Sprague provided an employment agreement to the WRA and WCCA on May 8, stating that Oregon would adhere to the conditions and procedures outlined by federal authorities. [16] Despite his assurances, the WRA made no effort to release Japanese Americans for agricultural labor. Only after Sprague appealed to President Franklin D. Roosevelt , did the WRA and WCCA agree to release some Japanese Americans for agricultural labor. [17]

On May 20, Lt. General John L. DeWitt issued Civilian Restrictive Order Number 2, which allowed for the movement of 400 Japanese Americans from the Portland Assembly Center to Malheur County. [18] The following day, a group of fifteen Japanese Americans left Portland by train. Upon arriving in Malheur County on May 22, they were taken to a tent camp outside of the town of Nyssa. [19] The camp would eventually house approximately 350 Japanese Americans. [20] Farm labor camps were later established elsewhere in Malheur County, utilizing former CCC camps, as originally intended by Aiken in his Oregon Plan.

The movement of Japanese Americans into Malheur County marked the beginning of the WRA's seasonal leave program during the war. Between 1942 and 1944, some 33,000 Japanese Americans left incarceration centers for seasonal agricultural work. [21]

Authored by Morgen Young

For More Information

Archival Sources

National Archives I. Washington, D.C. Record Group 210.

National Archives. Seattle, WA. Record Group 96.

Oregon Historical Society. Portland, OR. Marvin Gavin Pursinger Collection on Japanese American Relocation, circa 1942-1946.

Oregon State Archives. Salem, OR. Governor Charles Sprague Papers.

Books and Articles

Daniels, Roger, ed. "Report on the Salt Lake City meeting from the Records of the Secretary of Agriculture." American Concentration Camps: Volume 4, April, 1942 . New York: Garland Publishing, 1989.

Fiset, Louis. "Thinning, Topping, and Loading: Japanese Americans and Beet Sugar in World War II." Pacific Northwest Quarterly 90.3 (Summer, 1999): 123–39.

Myer, Dillon S. Uprooted Americans: The Japanese Americans and the War Relocation Authority During World War II . Tucson: The University of Arizona Press, 1971.

War Relocation Authority. WRA: A Story of Human Conservation . Washington, D.C.: War Relocation Authority, 1946.

Young, Morgen. "Russell Lee in the Northwest: Documenting Japanese American Farm Labor Camps in Oregon and Idaho." Oregon Historical Quarterly 114. 3 (2013): 360–64.

Online Resources

Oregon State Library. "Life on the Home Front: Oregon Responds to World War II." https://sos.oregon.gov/archives/exhibits/ww2/Pages/default.aspx

Oregon State University Libraries. Special Collections & Archives Research Center. "Fighters on the Farm Front: Oregon's Emergency Farm Labor Service, 1943-1947." http://scarc.library.oregonstate.edu/omeka/exhibits/show/fighters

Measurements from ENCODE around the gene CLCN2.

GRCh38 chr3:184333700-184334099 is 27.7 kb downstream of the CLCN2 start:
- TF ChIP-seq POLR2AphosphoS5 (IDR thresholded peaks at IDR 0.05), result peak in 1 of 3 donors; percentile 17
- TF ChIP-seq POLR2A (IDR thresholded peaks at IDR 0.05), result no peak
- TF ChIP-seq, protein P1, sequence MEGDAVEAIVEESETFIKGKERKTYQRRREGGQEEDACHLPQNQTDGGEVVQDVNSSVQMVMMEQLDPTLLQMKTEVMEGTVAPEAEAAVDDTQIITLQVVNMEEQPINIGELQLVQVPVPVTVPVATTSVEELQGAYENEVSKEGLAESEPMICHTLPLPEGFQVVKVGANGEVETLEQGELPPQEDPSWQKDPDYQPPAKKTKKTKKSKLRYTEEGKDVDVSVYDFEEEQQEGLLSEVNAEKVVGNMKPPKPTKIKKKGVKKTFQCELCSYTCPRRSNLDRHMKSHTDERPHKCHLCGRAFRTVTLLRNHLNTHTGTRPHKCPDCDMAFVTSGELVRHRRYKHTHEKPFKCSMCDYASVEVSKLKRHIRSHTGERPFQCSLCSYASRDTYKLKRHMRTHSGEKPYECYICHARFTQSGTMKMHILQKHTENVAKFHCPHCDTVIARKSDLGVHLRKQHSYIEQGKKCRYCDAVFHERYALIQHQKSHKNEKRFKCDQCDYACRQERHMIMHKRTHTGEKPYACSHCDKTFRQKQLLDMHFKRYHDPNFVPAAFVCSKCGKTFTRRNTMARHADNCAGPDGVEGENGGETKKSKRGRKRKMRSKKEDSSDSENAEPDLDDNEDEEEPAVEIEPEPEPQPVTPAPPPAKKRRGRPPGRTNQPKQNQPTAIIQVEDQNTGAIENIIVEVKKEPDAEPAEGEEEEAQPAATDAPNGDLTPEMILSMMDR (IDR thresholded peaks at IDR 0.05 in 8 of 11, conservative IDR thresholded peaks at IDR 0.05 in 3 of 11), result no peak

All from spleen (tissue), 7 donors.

1. Dillon S. Myer, Uprooted Americans: The Japanese Americans and the War Relocation Authority During World War II (Tucson: The University of Arizona Press, 1971), 127.
  2. War Relocation Authority, WRA: A Story of Human Conservation (Washington, D.C.: War Relocation Authority, 1946), 27.
  3. War Relocation Authority, WRA: A Story of Human Conservation , 28.
  4. George Aiken was also the publisher of the Ontario Argus newspaper in eastern Oregon and in a January 1942 issue, he presented a plan to use Japanese Americans to solve the farm labor crisis in Oregon. At the time, his proposal was severely criticized and censured by residents in Malheur County.
  5. Letter from George K. Aiken to Charles Sprague, April 14, 1942, Oregon Historical Society, Portland, OR, Marvin Gavin Pursinger Collection on Japanese American Relocation, circa 1942-1946 (hereafter referred to as the Pursinger Collection).
  6. Letter from William L. Teutsch to George K. Aiken, April 15, 1942, Pursinger Collection.
  7. Letter from Karl Bendetsen to George K. Aiken, April 22, 1942, Pursinger Collection.
  8. Report on Meeting, Conference on Evacuation of Enemy Aliens, Salt Lake City, April 7, 1942, Box 7, Entry 2, Record Group 210, National Archives I, Washington, D.C.
  9. Letter from Milton S. Eisenhower to Charles Sprague, April 8, 1942, Pursinger Collection.
  10. Louis Fiset, "Thinning, Topping, and Loading: Japanese Americans and Beet Sugar in World War II," Pacific Northwest Quarterly 90.3 (Summer, 1999), 126.
  11. Letter from Charles Sprague to Herbert B. Maw, April 20, 1942, Pursinger Collection.
  12. Letter from George K. Aiken to Charles Sprague, April 14, 1942, Pursinger Collection.
  13. Letter from Karl Bendetsen to George K. Aiken, April 22, 1942, Pursinger Collection.
  14. Letter from George K. Aiken to Del Taylor, April 20, 1942, Pursinger Collection.
  15. "Employment of Japanese Evacuees: Agriculture Outside of Assembly Centers," June 1942, Box 2, Entry 6, Record Group 210, National Archives I, Washington, D.C.
  16. Letter from Charles Sprague to Karl Bendetsen, May 9, 1942. Pursinger Collection.
  17. "Governor Sprague Appeals to President for Action," Eastern Oregon Observer , Ontario, OR, May 14, 1942.
  18. Civilian Restrictive Order Number 2, May 20, 1942, Pursinger Collection.
  19. Oregon officials anticipated utilizing abandoned CCC camps to house Japanese Americans in Malheur County, but lacked sufficient funding to repair or operate the camps by May. Instead, a Farm Security Administration mobile tent camp outside of Nyssa housed Japanese Americans until November 1942, when laborers were moved to a former CCC camp near Adrian, Oregon.
  20. Letter from Ormond Thomas to R. T. Magleby, May 26, 1942, Box 7, Entry 123, Record Group 96, National Archives Seattle, WA.
  21. Fiset, "Thinning, Topping, and Loading," 123.

Last updated March 5, 2020, 1:22 a.m..